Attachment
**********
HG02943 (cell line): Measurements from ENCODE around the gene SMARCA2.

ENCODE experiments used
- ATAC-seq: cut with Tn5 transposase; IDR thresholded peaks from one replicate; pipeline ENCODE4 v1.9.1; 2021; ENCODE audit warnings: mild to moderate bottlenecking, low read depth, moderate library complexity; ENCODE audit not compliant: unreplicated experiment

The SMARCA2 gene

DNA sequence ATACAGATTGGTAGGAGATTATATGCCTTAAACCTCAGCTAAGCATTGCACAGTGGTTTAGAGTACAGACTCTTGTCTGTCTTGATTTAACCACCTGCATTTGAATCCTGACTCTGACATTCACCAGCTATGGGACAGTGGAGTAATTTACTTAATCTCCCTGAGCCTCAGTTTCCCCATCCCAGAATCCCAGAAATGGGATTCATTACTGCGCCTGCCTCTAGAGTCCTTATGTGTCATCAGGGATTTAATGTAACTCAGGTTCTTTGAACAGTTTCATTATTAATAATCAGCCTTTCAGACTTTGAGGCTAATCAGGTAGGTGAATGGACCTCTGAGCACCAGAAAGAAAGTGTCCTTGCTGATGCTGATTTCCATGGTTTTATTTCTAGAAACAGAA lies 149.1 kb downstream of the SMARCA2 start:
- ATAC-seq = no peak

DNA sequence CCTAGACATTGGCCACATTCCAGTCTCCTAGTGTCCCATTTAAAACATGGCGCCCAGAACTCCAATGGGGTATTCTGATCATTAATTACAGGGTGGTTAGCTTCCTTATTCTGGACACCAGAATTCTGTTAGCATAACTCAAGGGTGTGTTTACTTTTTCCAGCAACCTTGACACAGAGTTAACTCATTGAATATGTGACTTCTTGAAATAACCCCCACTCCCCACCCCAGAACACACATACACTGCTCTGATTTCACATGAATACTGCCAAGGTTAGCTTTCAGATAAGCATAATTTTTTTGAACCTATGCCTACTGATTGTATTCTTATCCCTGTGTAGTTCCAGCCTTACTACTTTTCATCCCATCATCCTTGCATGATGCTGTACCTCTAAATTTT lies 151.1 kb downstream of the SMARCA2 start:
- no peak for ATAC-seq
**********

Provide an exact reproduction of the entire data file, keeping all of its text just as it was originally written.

HG02943 (cell line): Measurements from ENCODE around the gene SMARCA2.

ENCODE experiments used
- ATAC-seq: cut with Tn5 transposase; IDR thresholded peaks from one replicate; pipeline ENCODE4 v1.9.1; 2021; ENCODE audit warnings: mild to moderate bottlenecking, low read depth, moderate library complexity; ENCODE audit not compliant: unreplicated experiment

The SMARCA2 gene

DNA sequence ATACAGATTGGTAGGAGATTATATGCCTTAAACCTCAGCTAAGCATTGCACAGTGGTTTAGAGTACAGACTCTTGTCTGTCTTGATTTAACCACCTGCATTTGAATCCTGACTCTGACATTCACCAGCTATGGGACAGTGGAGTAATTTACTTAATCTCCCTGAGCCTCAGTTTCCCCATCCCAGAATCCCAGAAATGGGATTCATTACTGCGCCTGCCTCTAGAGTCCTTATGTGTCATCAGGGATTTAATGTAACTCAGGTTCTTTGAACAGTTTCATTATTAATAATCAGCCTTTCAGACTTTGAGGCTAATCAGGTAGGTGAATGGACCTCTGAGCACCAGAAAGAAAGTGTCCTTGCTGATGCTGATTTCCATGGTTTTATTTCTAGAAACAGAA lies 149.1 kb downstream of the SMARCA2 start:
- ATAC-seq = no peak

DNA sequence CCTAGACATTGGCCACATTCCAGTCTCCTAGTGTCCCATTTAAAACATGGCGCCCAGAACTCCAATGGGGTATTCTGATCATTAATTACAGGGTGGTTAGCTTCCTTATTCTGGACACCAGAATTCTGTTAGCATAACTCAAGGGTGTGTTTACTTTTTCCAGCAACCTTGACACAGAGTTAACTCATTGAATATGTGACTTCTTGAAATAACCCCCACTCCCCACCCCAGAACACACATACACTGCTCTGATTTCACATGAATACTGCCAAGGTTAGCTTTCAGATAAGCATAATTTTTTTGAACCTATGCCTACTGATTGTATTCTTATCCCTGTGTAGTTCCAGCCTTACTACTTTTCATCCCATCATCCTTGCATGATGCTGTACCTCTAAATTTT lies 151.1 kb downstream of the SMARCA2 start:
- no peak for ATAC-seq